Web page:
When Daniels had her first child, there were times when ”we couldn’t find a baby sitter and my husband and I handed off my son at work. I’d have him fool around in the office and create havoc, and I’d try to get some work done.” Daniels says long maternity leaves are practically impossible for an ambitious TV journalist: ”The reality may be the same when you come back, but (the network’s) perception of you will have changed, which is scarier in a way.”

Zahn, who balances her job as co-anchor of CBS This Morning with the needs of her 1-year-old daughter, Haley, agrees. When her baby was born, Zahn, 34, took a three-month leave from being anchorwoman of ABC’s World News This Morning, but she says she couldn’t have done that after moving to her more prominent role at CBS. ”I couldn’t have come and then left, because I was so new to this job,” she says. ”There’s no shutoff valve to what I do — you get home early, but then you have three or four hours of reading to do. So there are now points in the day when the baby and I simply disappear. Look,” she adds, ”you have to realize that I’m very lucky. I make a very good living, I have a great support system, and because of these ungodly hours, I get to be with Haley all afternoon.”

Joan Lunden, who has shared three on-air pregnancies with viewers of ABC’s Good Morning America, argues that ”attitudes may have changed, but they certainly haven’t changed enough. You have to be incredibly committed to your priorities, enough to stand up to a network and risk losing.”

Lunden, 39, learned she was pregnant with her first child (Jamie, now 10) only three days after she signed a contract to become GMA‘s cohost. ”I was timid about telling ABC,” she recalls, ”and I stayed on the job until a week before I delivered. A month later, they were hot on my tail — they wanted me back.” Her return, in 1980, wasn’t completely harmonious, however. She got the network to install a nursery at the studio, as well as a crib and changing table at her office. But when she brought her newborn to a press conference, she was approached by a worried member of ABC’s public-relations staff. ”He said, ‘Try not to talk too much about having a baby — they’ll think you’re not really serious about the work you do,”’ she recalls. ”Of course, the first question was about the baby, and the second. After the fifth one, I saw the PR guy motioning to me that they wanted to bring the baby out. So they learned, gradually, not to lose sight of what’s important-people want to see you as a professional, but also as a human being.”

Lunden says the networks have come ”a long way from Florence Henderson in the early days of the Today show, where she couldn’t stand up because God forbid anyone should see she was pregnant.” (When Lunden’s daughters Lindsay, now 7, and Sarah, now 3, were born, GMA used her on-camera pregnancies to its advantage.) But she adds that much of the TV business ”still has to realize the upside of accommodating mothers.” Recently, Good Morning America‘s producers asked her to spend two weeks on the road, leaving the kids behind. ”I said, ‘You want to use me because I have this wonderful image of being a mom? Fine. Guess what goes with that image? Three kids.”’ She won her point, and ”ABC won, because they had a happy Joan Lunden.”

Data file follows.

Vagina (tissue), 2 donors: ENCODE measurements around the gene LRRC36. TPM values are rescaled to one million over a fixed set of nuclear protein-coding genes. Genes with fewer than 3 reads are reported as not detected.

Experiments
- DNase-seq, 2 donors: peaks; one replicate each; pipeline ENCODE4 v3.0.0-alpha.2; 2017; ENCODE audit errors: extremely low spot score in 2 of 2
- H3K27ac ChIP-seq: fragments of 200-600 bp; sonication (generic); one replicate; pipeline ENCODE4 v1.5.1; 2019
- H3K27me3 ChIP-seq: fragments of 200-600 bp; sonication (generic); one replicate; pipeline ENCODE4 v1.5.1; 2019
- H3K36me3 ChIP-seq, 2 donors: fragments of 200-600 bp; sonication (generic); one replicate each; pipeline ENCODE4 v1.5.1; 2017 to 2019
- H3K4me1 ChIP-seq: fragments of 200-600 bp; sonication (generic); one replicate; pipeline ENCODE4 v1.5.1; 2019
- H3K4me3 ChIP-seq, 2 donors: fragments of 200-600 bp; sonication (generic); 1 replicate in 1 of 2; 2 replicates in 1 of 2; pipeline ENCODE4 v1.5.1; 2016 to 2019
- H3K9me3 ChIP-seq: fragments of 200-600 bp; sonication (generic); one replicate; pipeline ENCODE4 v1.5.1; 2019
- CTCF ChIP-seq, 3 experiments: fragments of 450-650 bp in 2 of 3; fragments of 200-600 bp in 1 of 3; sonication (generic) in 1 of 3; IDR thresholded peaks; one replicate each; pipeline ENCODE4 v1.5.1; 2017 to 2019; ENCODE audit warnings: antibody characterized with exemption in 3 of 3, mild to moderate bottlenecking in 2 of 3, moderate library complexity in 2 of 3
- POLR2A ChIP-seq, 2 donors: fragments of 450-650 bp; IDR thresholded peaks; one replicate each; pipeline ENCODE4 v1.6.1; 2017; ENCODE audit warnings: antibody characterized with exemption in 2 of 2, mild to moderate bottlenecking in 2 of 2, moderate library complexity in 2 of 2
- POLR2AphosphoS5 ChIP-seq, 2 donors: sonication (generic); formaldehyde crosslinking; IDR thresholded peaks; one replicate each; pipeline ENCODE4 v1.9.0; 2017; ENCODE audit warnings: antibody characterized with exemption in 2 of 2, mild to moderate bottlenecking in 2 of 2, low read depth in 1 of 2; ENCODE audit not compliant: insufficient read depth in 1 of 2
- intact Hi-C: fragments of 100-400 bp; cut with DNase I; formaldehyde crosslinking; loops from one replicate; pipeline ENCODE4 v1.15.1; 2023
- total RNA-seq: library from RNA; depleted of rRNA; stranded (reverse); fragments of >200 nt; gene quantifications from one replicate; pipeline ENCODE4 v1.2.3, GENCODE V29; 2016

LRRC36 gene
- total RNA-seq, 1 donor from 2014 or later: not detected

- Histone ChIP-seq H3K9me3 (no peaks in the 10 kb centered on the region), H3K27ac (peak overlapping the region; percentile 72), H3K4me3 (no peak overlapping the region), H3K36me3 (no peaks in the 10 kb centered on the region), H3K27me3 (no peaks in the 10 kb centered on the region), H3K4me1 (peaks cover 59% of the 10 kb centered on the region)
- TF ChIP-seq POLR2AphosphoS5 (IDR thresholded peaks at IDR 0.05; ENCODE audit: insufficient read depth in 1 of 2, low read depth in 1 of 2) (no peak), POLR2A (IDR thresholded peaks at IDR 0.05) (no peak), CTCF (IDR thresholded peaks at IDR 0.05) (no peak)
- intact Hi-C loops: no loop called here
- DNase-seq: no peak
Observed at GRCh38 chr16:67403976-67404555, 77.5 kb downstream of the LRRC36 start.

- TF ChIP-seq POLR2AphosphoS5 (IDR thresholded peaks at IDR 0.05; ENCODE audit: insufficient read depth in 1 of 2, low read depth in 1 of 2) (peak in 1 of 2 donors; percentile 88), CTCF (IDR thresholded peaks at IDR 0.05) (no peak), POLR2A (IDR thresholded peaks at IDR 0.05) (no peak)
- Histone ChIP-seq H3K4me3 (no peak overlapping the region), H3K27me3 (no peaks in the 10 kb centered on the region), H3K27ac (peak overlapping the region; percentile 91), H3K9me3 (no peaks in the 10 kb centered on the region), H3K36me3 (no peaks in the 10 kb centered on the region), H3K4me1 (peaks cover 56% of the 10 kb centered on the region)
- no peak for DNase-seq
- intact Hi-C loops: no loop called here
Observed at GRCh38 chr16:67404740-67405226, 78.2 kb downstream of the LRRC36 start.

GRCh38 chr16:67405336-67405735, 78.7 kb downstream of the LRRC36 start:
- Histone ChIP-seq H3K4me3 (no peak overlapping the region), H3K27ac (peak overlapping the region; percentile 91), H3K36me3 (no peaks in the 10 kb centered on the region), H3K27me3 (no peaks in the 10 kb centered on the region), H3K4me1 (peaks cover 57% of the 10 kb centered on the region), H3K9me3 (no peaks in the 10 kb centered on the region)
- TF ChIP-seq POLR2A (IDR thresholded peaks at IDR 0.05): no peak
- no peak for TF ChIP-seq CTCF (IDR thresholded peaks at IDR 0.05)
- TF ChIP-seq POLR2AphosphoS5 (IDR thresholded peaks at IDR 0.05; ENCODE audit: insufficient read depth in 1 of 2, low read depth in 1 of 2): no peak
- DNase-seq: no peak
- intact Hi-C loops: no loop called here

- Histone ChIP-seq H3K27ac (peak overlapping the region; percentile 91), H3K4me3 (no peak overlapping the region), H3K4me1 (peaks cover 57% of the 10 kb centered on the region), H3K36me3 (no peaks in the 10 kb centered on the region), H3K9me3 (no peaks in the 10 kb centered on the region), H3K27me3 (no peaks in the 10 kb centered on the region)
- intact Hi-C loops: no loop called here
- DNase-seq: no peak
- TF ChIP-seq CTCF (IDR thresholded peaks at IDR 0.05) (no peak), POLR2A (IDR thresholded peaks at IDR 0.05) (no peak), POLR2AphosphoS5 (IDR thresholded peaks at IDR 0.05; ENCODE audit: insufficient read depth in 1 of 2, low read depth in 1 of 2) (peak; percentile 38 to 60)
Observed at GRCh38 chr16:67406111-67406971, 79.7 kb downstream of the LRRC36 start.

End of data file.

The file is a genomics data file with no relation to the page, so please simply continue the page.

Though Connie Chung’s decision has been widely praised by her colleagues, most also echo syndicated columnist Linda Ellerbee’s belief that Chung’s ability to get her way ”speaks mainly to the issue of clout.” Ellerbee, 46, whose two children are grown, entered the news business in 1973 ”as part of the first wave of women broadcasters. We didn’t dare say, ‘Gee, I need some time off to be with the baby,’ and we probably should have. It took us this long to be able to ask for it. The role model for men was always: Your family will come second, your job first. We thought when women got into power, they’d show us a new way to do things.” Now she thinks maybe they are, and she is optimistic that the network’s acceptance of Chung’s choice will affect others. ”If an ordinary correspondent walked in and asked for what Connie got,” she concludes, ”it would be very difficult for CBS to say no without risking a lawsuit.”

Paula Zahn believes that the news business will continue to change as more women gain the power to define their jobs, whether that means maternal leave, more flexible hours, or walking away from a five-day schedule. ”We all fantasize about that,” she admits, but the newswomen say it still becomes reality for only a few. Chung ”realized that her family came first,” Zahn says, ”and she was prepared to tell that to CBS, and for the possibility that CBS might say no. Right now, the second generation of women — the ones who broke into the business 10 and 15 years ago — are childbearing. And many of us realize, as we’ve made this trip through the local trenches, that there is life after network news. The system has never been tested before. Connie is the first. But as time goes on, we’ll see more and more women who have that leverage.”